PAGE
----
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The Natural Gas Outlook Is Scary. Coal’s Is Even Scarier.

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A recent boom in oil and gas prices, along with severe weather, is making the mix of energy sources in the U.S. more expensive, volatile, and pollution-heavy.

Jeff Swensen/Getty Images

A recent boom in oil and gas prices, along with severe weather, is making the mix of energy sources in the U.S. more expensive, volatile, and pollution-heavy. In particular, coal is once again growing as a share of the U.S. energy mix, powering more of the nation’s electricity than it did last year. The same dynamic is happening on an international level, setting back attempts to slow climate change.

Coal prices have more than tripled this year, to a recent $243 per metric ton.

The resurgence of coal is one highlight of the latest short-term energy outlook from the Energy Information Administration, a U.S. government agency that puts out stats on energy use.

The big issue for consumers heading into winter is that the prices of commodities and refined products that most Americans use to heat their homes are soaring. The EIA says that natural-gas prices could hit their highest levels since the winter of 2007-2008. Those who use gas could end up paying 30% more for heating this winter, while those who use propane could see an increase of 54%, and heating oil users could pay 43% more. People who use electricity to heat their homes are likely to see costs rise 6%, the EIA predicts.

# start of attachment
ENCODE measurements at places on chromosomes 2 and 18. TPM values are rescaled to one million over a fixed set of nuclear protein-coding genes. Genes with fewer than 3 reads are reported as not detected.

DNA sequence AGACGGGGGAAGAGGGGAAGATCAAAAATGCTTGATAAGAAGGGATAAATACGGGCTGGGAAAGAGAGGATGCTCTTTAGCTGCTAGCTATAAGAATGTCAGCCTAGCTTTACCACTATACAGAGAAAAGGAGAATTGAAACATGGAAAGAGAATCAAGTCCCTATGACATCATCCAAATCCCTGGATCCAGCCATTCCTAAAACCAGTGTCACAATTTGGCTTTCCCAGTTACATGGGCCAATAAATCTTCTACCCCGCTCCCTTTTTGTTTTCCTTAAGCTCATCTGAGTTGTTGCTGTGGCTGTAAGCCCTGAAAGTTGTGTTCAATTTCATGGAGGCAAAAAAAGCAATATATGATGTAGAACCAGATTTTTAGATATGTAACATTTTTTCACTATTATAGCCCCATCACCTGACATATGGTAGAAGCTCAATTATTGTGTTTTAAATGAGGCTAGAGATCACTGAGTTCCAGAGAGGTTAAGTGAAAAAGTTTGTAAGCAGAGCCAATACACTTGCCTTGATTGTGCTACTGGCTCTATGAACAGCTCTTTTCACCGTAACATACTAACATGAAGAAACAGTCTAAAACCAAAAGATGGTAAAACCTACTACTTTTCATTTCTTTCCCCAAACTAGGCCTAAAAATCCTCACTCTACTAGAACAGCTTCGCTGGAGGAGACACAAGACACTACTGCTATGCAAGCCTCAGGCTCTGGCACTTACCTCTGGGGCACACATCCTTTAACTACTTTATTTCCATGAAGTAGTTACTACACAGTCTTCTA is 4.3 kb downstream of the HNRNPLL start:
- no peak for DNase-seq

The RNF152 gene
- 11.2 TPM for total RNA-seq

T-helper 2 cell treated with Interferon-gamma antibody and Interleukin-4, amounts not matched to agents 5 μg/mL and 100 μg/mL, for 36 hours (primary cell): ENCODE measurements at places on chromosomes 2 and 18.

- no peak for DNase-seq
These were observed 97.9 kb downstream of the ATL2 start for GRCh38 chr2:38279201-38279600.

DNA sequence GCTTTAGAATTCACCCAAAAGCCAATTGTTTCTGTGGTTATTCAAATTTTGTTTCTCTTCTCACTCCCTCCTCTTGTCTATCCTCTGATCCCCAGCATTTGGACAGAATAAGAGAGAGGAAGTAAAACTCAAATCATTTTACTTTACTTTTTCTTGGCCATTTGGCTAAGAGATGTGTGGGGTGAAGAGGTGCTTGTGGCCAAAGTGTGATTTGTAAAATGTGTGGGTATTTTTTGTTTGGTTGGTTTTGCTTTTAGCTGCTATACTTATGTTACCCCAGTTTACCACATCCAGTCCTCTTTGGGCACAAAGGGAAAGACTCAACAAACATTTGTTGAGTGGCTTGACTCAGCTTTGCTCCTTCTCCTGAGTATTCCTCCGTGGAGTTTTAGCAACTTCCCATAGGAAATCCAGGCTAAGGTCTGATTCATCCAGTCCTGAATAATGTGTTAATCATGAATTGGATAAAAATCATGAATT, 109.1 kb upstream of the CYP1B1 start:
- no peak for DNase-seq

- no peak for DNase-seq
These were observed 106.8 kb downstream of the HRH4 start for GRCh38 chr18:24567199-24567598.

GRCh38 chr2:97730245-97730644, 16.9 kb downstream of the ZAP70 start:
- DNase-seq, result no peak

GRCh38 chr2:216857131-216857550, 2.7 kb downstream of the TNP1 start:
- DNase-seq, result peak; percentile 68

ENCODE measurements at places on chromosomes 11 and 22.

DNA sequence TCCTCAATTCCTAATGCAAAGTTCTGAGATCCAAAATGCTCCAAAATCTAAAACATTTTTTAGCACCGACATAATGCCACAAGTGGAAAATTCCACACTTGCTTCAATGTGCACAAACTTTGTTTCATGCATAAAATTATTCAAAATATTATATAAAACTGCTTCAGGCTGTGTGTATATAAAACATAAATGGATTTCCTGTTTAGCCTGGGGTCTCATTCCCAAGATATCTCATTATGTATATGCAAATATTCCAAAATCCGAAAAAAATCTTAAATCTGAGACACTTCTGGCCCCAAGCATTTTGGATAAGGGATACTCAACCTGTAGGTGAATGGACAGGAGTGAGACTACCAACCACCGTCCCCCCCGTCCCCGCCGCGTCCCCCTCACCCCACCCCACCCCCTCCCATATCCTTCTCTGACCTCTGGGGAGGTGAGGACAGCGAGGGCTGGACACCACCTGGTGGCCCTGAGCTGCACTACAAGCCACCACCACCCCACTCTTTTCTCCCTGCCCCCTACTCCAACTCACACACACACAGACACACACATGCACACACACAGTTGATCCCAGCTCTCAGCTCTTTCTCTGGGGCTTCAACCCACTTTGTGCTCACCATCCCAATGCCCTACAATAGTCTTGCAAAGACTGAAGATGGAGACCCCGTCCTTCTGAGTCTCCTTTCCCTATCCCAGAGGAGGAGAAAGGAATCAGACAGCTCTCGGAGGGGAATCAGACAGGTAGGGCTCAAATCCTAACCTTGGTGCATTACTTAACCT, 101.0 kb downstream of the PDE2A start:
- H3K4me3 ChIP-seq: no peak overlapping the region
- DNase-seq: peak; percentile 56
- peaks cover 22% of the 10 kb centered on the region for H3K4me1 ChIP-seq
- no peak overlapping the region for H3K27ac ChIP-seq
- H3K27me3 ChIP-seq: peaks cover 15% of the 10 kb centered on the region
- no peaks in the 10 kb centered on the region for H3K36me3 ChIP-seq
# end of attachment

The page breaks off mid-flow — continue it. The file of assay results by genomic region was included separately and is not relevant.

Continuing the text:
Natural gas is now the largest fuel source for generating electricity in the U.S., having passed coal several years ago. The switch to gas from coal has been one big reason that U.S. carbon emissions have declined in recent years. But soaring gas prices are convincing some power-plant operators to switch back to coal.

This year, coal is likely to account for 24% of electricity generation, up from 20% last year. And next year, it could account for 23%, still ahead of 2020 levels. The growth of renewable power for electricity generation is likely to flatline this year, because droughts in the West have reduced the amount of hydropower being produced. That shortfall is partially made up for by increasing solar and wind generation. All told, renewable generation should hold steady at 20% this year, in line with 2020.

That said, coal use is unlikely to grow more dramatically—in part because supplies of coal are low, and prices have also been rising. So the benefit of switching to coal from gas isn’t as dramatic as it might have been in previous years. Coal production should increase this year to 588 million short tons, 53 million more than in 2020. And it could rise by another 34 million in 2022, the EIA predicts.

The increase in coal use and weak growth this year in renewables means that the U.S. is falling behind on reaching climate goals. After declining by 11% in 2020 due to Covid lockdowns, energy-related carbon-dioxide emissions are expected to rise 8% this year, and be flat next year. Coal emissions fell 19% last year, and are expected to rise 20% this year, before dipping 5% in 2022.

The long-term picture for coal is still bleak, as environmental rules and growing use of renewables displace it. The stocks of coal producers have risen this year, with


Peabody Energy

(ticker: BTU) more than quintupling. But Peabody shares still trades at one-third the level of 2018 highs.

Write to Avi Salzman at [email protected]

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